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International relations

Putin's win raises Japan's hopes for progress on island row

But his hard-line position for gaining support at home puts Tokyo on guard

Japan disputes Russia's claim of sovereignty over the four islands at the southern tip of the Kuril chain.

TOKYO -- Japanese Prime Minister Shinzo Abe urged further progress in talks with Russia to resolve the territorial dispute between the countries, as he spoke with President Vladimir Putin after the latter won overwhelmingly in Sunday's election.

"Let's advance together what we have agreed on thus far," Abe told Putin on the call, drawing a positive response from his counterpart, who now has secured six more years in office.

Putin's election to a fourth term as president "was expected, but his receiving of over 70% of the vote is a landslide," a Japanese Foreign Ministry official said, expressing hopes that Putin will be willing to negotiate with Abe on the back of a broad popular mandate.

In the phone call, Abe and Putin also talked about moves toward joint economic activities on the four Russian-occupied islands near Hokkaido that Japan calls the Northern Territories, along with visa-free visits for Japanese residents to family graves located there.

The Japanese leader also discussed the recent nerve-agent attack on a former Russian intelligence officer in the U.K., saying "what is most important is to uncover the truth." Moscow is suspected of involvement in the attack.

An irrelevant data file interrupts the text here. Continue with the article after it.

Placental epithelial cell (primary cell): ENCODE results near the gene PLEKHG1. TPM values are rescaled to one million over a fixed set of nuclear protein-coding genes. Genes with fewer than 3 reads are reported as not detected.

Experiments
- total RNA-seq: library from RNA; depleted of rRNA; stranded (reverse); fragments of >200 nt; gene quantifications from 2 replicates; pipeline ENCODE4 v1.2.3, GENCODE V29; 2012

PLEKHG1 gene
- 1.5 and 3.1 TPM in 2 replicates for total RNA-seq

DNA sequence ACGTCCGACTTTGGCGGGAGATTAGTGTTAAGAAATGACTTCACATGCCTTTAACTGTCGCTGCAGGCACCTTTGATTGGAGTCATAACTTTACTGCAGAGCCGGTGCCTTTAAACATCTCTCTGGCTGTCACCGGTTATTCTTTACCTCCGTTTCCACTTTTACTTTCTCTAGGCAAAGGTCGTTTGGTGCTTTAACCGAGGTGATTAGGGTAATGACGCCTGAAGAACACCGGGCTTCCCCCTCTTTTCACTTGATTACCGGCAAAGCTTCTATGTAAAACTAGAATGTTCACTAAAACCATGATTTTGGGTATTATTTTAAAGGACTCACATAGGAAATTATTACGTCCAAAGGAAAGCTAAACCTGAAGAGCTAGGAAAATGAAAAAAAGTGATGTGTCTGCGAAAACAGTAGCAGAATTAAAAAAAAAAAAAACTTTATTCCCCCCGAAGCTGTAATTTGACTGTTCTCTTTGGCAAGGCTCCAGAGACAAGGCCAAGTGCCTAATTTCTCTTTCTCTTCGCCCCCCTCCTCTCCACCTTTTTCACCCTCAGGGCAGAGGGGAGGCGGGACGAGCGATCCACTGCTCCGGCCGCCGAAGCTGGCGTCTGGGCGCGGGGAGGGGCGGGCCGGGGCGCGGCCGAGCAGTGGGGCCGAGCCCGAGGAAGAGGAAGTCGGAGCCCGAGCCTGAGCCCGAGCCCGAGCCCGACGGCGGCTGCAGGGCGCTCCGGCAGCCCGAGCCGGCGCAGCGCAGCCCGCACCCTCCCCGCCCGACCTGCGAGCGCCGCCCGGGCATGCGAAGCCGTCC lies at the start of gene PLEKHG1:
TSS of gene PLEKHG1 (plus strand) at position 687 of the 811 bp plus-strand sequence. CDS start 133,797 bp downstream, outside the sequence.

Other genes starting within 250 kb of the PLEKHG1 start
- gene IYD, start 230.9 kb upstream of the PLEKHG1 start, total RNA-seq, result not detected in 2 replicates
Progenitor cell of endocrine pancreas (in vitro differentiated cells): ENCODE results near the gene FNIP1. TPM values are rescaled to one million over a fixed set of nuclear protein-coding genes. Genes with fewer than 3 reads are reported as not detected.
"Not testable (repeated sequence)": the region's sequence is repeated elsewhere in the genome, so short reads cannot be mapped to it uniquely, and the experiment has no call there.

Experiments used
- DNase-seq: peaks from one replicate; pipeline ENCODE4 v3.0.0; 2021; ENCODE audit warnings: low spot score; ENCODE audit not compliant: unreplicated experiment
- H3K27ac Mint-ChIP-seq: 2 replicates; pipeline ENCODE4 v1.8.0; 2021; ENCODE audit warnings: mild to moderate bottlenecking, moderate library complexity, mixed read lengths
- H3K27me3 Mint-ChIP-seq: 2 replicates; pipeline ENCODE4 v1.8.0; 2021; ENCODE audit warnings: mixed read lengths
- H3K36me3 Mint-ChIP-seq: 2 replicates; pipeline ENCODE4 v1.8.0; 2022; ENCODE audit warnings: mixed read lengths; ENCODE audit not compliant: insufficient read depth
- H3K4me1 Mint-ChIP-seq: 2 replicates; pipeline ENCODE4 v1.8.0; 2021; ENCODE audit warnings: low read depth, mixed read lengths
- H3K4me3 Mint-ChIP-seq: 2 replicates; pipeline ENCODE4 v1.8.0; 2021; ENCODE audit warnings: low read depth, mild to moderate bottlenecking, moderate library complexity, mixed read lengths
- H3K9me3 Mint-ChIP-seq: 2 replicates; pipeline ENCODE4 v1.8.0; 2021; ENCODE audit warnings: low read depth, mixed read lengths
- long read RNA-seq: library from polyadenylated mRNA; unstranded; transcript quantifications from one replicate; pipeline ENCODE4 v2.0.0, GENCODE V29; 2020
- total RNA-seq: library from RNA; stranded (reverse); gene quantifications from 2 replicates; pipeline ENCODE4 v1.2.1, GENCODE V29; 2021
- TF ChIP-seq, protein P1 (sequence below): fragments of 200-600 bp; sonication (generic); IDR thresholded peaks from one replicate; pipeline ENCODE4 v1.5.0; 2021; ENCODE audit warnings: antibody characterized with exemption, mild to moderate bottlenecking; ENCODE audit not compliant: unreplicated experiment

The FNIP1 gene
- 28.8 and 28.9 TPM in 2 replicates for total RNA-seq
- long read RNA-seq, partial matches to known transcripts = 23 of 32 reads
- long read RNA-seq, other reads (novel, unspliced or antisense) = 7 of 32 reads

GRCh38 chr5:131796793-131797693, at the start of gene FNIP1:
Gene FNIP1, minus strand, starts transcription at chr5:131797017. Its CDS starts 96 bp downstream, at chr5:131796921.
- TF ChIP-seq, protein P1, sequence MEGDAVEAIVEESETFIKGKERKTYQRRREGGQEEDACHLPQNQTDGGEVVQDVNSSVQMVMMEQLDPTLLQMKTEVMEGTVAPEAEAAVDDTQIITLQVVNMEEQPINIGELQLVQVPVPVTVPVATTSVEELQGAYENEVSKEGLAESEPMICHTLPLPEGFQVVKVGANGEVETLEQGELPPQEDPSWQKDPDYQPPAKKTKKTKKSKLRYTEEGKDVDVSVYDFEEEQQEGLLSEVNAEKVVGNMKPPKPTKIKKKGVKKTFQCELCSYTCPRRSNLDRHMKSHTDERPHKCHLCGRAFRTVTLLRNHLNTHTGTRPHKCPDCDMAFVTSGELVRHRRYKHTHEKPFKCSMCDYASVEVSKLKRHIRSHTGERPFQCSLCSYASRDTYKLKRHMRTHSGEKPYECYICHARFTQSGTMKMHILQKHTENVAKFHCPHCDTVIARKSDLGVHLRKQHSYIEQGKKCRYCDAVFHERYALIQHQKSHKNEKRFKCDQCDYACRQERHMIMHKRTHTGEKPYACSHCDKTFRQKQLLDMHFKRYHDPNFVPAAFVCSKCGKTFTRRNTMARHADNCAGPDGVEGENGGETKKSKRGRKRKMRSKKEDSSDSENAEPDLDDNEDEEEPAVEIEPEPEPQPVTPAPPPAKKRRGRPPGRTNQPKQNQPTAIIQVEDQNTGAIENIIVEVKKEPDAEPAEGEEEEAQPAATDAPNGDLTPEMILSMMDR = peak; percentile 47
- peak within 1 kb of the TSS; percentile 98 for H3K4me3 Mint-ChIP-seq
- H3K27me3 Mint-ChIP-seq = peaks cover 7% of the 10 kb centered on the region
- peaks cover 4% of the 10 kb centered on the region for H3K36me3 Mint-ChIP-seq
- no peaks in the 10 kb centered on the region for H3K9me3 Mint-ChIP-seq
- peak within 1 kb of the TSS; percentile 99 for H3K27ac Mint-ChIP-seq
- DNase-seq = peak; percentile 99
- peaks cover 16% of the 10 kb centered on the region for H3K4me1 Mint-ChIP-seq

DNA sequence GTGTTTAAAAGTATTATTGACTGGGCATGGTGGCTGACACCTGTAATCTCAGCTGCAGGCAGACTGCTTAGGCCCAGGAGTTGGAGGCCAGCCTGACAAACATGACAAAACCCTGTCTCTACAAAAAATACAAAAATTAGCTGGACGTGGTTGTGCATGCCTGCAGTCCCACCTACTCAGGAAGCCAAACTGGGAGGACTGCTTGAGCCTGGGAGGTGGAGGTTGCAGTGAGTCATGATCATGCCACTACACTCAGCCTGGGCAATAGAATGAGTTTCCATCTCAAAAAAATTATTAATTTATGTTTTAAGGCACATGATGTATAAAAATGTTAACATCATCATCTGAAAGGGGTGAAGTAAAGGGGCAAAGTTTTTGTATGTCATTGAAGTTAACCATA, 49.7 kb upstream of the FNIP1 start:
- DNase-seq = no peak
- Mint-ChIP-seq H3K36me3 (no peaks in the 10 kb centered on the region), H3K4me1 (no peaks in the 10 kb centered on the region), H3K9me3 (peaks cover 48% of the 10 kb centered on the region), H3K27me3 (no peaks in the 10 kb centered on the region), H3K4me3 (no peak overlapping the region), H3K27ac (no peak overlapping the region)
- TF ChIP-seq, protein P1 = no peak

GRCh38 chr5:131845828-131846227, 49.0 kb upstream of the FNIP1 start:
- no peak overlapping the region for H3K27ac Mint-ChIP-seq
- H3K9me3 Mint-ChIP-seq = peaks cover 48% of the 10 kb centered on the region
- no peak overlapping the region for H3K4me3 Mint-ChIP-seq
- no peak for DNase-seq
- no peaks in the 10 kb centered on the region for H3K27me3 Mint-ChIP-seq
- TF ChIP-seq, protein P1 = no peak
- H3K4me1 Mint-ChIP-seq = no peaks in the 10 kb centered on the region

Men stand in front of a screen showing preliminary results of Russian President Vladimir Putin in the presidential election, at the headquarters of Russia's Central Election Commission in Moscow on March 19.   © Reuters

Abe is eager to resolve the long-standing territorial row during his time as prime minister. "President Putin and I will put an end" to the matter, he said in February while attending a conference in Tokyo on the Northern Territories issue.

Putin, who has stressed the importance of trust in achieving progress on the issue, appears on board with Abe. The two have met more than 20 times since Abe's first term as prime minister dating to 2006, and they have held many one-on-one talks through interpreters.

Yet Putin's call for a "strong Russia" that takes a hard line against other countries suggests caution for Japan. The president drew broad public support with a campaign slogan touting this approach. Putin could have little leeway to make concessions toward Japan if the Russian public demands otherwise.

Russia considers the four contested islands crucial to national security, and also stands wary of Japan's planned deployment of the U.S. military's Aegis Ashore missile defense system. American involvement in East Asian security could fuel concern at the Kremlin and prompt Russia to make bold demands against Japan.

Abe faces domestic challenges as well amid the scandal over a discounted sale of government-owned land to nationalist private school operator Moritomo Gakuen. Abe's plan for re-election as head of the Liberal Democratic Party in September could be derailed, an inconvenient backdrop for Japan in pressing negotiations with Russia.

In the short term, Abe wants concrete plans for the joint economic activities prepared ahead of his planned meeting with Putin in May. This would require an agreement from both sides on a special arrangement that does not compromise either country's legal position on the sovereignty of the islands.

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